As Executive Director of the Society and Organizations (S&O) Center, Professor Faivre-Tavignot is quick to note that she and other like-minded colleagues within HEC Paris are focused on promoting not only disruptive business models, but also a change of culture, based on more inclusive, low carbon and circular mindsets.
“Our mission is to train future generations to be more aware about today’s challenges and creative leaders, capable of reducing the negative externalities of their businesses and even creating positive value for all their stakeholders – shareholders of course and also customers, employees, suppliers, communities, and so on,” she explains. “If we succeed at this objective, together we will change our global society.”
Our mission is to train future generations to be more aware about today’s challenges and creative leaders, capable of reducing the negative externalities of their businesses and even creating positive value for all their stakeholders.
Embracing the world’s new vision of the role of business
"The recent yellow vest movement demanding social justice and the students strike for climate has triggered an awareness and a sense of urgency among decision makers. We are at a turning point, where businesses are being asked not only to be more ethical and responsible, but also to provide answers to today’s major issues by being part of the solution, not the problem. The growing awareness of the unsustainable state of our world in terms of challenges like climate change, resource depletion, and rising inequalities is resulting in new perceptions of the role of business,” says Professor Faivre-Tavignot, who also explains to her students that there will be no ecological transition without taking into account the social issues.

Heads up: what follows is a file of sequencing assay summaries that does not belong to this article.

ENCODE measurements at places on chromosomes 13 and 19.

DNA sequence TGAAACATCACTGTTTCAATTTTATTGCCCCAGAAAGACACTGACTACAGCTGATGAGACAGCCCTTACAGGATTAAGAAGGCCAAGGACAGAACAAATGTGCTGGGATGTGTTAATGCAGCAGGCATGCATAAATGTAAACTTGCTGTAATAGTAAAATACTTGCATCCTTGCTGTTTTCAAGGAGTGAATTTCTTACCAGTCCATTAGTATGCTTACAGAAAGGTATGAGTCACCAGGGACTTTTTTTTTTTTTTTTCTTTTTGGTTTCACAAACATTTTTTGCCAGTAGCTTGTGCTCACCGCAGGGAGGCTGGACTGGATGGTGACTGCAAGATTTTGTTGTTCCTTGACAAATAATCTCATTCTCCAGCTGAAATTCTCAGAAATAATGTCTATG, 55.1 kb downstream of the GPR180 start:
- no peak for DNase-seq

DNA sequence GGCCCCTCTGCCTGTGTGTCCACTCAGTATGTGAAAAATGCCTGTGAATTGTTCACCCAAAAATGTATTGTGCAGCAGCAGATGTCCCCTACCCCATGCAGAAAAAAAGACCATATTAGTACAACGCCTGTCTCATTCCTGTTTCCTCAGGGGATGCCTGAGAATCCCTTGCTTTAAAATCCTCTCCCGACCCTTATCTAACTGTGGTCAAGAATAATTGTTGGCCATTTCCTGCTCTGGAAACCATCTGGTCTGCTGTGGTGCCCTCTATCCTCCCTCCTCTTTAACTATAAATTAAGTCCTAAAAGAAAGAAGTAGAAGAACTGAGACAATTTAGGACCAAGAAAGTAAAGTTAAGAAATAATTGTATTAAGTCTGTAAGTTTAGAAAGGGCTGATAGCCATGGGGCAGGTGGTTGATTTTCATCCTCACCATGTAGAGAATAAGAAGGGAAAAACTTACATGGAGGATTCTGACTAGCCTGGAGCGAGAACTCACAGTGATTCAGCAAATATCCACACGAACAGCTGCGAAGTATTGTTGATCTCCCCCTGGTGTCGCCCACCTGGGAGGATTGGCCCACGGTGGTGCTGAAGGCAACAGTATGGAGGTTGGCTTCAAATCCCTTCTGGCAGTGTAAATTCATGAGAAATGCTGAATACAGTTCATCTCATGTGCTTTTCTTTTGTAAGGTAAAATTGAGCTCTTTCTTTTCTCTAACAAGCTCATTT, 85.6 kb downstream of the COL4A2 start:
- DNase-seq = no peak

She points to the high visibility of these issues in public discourse today. “The ‘2030 Agenda’ set by the UN General Assembly outlines 17 Sustainable Development Goals (SDGs) and highlights the role of businesses in achieving those goals,” she says. “Another example is the new law, “Loi Pacte”, defined by the French government, asking firms to take into account the social interest of the companies and proposes to the ones that wish it to define their ‘raison d’être’ and put that purpose at the heart of their governance.”
Once you understand the mounting pressures and challenges,
continuing to do business as usual is no longer an option.
Lack of awareness, skepticism, and the question of financing
But not everyone is fully aware of today’s challenges or feels the same sense of urgency: “Some people genuinely believe that sustainable development and social problems are public sector issues and should remain purely the state’s responsibility. As highlighted by SDG 17, however, there is an urgent need for new partnerships and co-creation of new business models involving public actors, together with civil society and private companies.”